The apostolic church asked baptismal candidates certain specific questions, ones which must be answered in the affirmative. "Eperotema" is not only an answer, but an answer in the affirmative. This answer constitutes a pledge. This is also the reason why, in the Church, baptism was originally called a sacrament, as I showed last evening.

Liddell and Scott's Greek English Lexicon gives three meanings for the Greek word "eperotema," which has been translated in the RSV as "appeal" and as "answer" in the KJV.

The first meaning of the word is a question; secondly, an answer to a question, especially an affirmative answer to a question, hence having the meaning of sanction or approval; thirdly, it became equivalent to the Latin "stipulatio" which means, an obligation, a contract, or a commitment, that is, a pledge. This meaning is also supported by Moulton and Milligan's The Vocabulary of the Greek New Testament.

Nowhere does this Greek lexicon give the meaning of this word as "appeal". A question and an appeal are quite different. In fact, "eperotema" rarely has the meaning of question. Generally it means a response to a question - a specific response in fact - and from there it went on to have the meaning of agreement, and then finally to mean a contract, commitment, or pledge.

"From A Good Conscience" or "in order to obtain a good conscience"?

"In some Bible translations, a part of I Peter 3:21, in reference to water baptism, is translated thusly - "an appeal to God for a good conscience." This translation, however, is incorrect.

The New International Version (NIV) has the correct translation - "the pledge of a good conscience toward God."

The genitive in the Greek text is correctly translated as the pledge of a good conscience, not for a good conscience. It is a pledge made from a good conscience. Baptism is a pledge to God made from a good conscience.

How and when does one have a good conscience? We have a good conscience when we repent of our sins - when we genuinely, honestly, and sincerely do so with no double-mindedness and with no deceitfulness. No fraud, no lies, no untruthfulness - that is a good conscience.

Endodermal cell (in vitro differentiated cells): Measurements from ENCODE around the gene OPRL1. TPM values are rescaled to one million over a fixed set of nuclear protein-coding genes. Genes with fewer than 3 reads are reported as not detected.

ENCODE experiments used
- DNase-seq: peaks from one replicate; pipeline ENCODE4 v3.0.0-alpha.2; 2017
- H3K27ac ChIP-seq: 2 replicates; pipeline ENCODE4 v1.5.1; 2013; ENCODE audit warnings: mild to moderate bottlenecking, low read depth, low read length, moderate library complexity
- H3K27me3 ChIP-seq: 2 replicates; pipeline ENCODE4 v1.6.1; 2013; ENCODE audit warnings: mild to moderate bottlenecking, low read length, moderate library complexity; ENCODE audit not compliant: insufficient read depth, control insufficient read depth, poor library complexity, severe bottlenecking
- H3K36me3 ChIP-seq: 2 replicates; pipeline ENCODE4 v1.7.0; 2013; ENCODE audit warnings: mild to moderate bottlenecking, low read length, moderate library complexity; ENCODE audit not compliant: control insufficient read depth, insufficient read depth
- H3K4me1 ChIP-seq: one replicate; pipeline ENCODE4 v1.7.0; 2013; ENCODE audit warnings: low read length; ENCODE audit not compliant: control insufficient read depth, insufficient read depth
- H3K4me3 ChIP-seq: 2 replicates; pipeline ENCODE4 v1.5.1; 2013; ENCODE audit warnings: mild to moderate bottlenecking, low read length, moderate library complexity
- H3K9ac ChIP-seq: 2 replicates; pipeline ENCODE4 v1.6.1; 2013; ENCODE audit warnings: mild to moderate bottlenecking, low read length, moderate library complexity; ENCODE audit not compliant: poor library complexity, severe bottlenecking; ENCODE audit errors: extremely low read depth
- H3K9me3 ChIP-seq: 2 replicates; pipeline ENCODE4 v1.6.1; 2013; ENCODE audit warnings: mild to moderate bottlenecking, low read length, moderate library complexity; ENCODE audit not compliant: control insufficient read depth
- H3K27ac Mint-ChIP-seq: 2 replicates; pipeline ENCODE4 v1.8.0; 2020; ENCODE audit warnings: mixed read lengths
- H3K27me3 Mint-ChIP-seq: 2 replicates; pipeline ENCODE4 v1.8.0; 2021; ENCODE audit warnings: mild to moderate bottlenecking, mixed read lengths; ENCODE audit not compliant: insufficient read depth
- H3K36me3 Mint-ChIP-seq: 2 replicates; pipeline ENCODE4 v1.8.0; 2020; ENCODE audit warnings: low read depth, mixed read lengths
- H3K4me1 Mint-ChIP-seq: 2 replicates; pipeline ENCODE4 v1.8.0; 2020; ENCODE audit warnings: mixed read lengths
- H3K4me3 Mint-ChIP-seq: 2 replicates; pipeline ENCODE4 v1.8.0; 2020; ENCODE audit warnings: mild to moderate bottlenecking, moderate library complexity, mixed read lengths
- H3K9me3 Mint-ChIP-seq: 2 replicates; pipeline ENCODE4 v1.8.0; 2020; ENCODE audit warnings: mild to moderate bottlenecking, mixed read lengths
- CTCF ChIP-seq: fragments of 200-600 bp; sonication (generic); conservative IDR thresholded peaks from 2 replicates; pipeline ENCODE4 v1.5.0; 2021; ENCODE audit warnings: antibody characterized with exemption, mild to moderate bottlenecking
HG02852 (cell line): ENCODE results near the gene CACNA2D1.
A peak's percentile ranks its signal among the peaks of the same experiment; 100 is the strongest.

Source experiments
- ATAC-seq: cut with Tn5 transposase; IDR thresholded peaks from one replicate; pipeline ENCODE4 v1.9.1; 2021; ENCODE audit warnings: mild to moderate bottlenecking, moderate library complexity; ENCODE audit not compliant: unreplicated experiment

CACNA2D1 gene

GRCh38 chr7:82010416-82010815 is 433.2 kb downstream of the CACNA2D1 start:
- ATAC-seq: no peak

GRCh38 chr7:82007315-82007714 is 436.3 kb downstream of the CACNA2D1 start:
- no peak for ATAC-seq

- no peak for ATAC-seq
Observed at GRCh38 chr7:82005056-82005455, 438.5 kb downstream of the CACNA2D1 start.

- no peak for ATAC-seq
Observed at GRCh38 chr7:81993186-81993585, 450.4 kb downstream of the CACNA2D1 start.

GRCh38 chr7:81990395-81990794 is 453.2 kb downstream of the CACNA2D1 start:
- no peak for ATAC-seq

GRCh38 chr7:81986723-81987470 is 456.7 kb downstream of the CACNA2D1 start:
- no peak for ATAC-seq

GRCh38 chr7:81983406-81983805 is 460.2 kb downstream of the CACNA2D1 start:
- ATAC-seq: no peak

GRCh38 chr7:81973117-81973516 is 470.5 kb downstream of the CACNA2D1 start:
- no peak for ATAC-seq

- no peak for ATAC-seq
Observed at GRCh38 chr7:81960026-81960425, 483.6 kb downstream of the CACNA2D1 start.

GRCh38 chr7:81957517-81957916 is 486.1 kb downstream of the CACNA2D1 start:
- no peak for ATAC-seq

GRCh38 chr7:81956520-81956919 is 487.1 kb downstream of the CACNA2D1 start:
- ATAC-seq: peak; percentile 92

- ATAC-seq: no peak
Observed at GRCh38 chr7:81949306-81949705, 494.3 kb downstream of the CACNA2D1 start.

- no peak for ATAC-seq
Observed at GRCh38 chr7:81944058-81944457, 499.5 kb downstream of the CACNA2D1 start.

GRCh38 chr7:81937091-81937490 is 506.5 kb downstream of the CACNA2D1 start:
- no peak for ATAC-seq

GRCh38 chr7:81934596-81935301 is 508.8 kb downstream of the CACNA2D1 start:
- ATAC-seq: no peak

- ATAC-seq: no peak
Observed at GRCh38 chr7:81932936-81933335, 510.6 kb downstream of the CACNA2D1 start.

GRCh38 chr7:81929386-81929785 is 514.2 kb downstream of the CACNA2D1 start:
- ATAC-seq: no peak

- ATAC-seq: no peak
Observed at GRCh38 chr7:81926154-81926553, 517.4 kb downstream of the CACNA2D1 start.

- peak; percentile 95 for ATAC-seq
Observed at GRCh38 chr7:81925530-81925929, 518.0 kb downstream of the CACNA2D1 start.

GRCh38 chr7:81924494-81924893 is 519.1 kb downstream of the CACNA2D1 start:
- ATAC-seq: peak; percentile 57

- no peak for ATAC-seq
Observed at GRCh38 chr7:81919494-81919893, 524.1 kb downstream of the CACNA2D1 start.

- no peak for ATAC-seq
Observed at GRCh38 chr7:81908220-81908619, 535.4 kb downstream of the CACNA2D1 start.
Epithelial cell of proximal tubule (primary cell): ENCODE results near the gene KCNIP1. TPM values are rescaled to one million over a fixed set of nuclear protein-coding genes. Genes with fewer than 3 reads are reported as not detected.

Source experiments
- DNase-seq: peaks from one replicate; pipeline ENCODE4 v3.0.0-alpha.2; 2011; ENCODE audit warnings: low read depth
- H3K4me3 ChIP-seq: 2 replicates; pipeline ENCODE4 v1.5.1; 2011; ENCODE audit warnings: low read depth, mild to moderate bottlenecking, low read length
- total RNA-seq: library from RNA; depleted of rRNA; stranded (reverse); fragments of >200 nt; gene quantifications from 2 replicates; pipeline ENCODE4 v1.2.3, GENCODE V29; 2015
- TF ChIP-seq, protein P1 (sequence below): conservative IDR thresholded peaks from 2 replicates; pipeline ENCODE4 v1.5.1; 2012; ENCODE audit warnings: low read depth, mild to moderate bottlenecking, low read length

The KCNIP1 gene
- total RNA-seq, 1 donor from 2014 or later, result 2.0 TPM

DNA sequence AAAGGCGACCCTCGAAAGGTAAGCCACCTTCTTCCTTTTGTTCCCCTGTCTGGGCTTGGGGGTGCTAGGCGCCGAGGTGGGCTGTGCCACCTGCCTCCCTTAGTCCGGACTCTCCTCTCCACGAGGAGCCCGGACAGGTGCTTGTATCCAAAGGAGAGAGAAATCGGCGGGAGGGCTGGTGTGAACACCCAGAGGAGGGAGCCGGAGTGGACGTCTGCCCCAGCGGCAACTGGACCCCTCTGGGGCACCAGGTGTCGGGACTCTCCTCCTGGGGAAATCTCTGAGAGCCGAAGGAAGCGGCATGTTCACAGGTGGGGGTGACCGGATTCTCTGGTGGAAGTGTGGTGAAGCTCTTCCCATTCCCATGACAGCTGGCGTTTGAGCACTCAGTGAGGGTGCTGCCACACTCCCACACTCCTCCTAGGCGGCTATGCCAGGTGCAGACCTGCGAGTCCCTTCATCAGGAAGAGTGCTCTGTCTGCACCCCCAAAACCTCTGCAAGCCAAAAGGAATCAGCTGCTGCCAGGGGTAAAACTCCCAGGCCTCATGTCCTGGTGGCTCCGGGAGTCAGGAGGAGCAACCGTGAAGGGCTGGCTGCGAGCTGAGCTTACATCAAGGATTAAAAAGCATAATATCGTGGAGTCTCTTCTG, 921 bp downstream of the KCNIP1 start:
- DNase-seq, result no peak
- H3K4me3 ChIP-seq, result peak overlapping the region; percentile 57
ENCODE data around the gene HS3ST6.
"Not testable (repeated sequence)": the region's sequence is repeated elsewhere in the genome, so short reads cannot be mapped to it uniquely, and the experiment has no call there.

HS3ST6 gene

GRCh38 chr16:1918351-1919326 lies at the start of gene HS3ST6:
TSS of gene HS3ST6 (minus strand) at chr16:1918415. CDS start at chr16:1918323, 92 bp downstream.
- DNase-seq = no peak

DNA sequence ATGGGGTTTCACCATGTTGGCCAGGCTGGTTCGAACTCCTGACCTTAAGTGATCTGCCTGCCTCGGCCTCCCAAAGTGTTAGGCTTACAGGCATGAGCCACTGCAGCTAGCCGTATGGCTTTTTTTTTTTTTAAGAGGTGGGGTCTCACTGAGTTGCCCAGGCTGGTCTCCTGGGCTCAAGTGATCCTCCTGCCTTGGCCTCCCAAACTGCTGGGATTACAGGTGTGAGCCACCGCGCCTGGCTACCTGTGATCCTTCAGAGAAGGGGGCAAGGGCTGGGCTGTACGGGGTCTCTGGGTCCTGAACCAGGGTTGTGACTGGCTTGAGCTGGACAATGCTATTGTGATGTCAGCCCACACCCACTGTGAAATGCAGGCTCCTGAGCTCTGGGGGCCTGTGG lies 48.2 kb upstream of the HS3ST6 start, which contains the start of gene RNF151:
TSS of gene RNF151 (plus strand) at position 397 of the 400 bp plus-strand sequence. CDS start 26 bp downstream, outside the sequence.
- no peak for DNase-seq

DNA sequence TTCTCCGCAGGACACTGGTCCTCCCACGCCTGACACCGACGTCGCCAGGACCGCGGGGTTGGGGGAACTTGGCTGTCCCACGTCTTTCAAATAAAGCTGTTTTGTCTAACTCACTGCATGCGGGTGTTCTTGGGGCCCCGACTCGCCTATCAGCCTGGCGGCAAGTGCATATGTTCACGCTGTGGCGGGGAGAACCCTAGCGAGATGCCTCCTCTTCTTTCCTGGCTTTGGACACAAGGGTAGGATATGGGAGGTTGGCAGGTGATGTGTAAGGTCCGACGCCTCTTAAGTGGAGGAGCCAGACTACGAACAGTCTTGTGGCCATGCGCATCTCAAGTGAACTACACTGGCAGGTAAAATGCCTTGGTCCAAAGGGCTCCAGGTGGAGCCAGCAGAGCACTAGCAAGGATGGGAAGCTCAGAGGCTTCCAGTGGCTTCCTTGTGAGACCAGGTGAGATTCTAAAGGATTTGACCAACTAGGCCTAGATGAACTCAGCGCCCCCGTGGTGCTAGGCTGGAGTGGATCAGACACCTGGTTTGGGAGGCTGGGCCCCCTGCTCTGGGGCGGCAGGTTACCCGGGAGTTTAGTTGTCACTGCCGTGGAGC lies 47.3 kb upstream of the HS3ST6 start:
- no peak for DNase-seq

Baptism then is a pledge to God made out of or from a good conscience. When with a genuine heart, with a right attitude, I make my pledge of total commitment to God, that is baptism.

How and when is the conscience of a sinner cleansed? When is his guilt removed from his conscience? Surely it is by faith and repentance and before water baptism. Notice these passages on the cleansing of the conscience.

"How much more shall the blood of Christ, who through the eternal Spirit offered himself without spot to God, purge your conscience from dead works to serve the living God?" (Hebrews 9: 14 KJV)

Not only is a good conscience one that has had the blood of Christ applied to it, and has trusted in Christ alone, but it is one that has been "purged" or "cleansed." Moral filth and guilt has been removed. The sinner is separated from his sins and joined to his God. The same writer says that this "purging" involves a sense of pardon, where the "worshipper" has "no more conscience of sins." (10: 2)

"Let us draw near with a true heart in full assurance of faith, having our hearts sprinkled from an evil conscience, and our bodies washed with pure water." (10: 22)

When does this "sprinkling" occur and so effect the conscience so as to make it good?

What does Peter mean when he says of Christian baptism that it does not remove the filth of the flesh?

It is possible that Peter means "not a mere bath for the body," but it is equally possible for it to mean "not the putting away of the moral filth of the depraved nature." I believe Peter is stating the latter.

Noah was a righteous man before he was baptized. His baptism did not in any way make him so. The ark represents God himself. To enter the ark is to enter God, into the place of safety and salvation. One enters into Christ (ark) before they are baptized. So too the Israelites were already the people of God, already under the blood of the Passover lamb, already under the leadership of Moses, prior to their baptism to him in the sea.

So, in conclusion, we affirm that water baptism is a figure of salvation by the death, burial, and resurrection of Christ and saves only in a figure, and not literally. We also affirm, as did Peter, that water baptism is not a means of removing one's moral filth. We also affirm that water baptism, for the believer, is a pledge made by a good and sanctified conscience.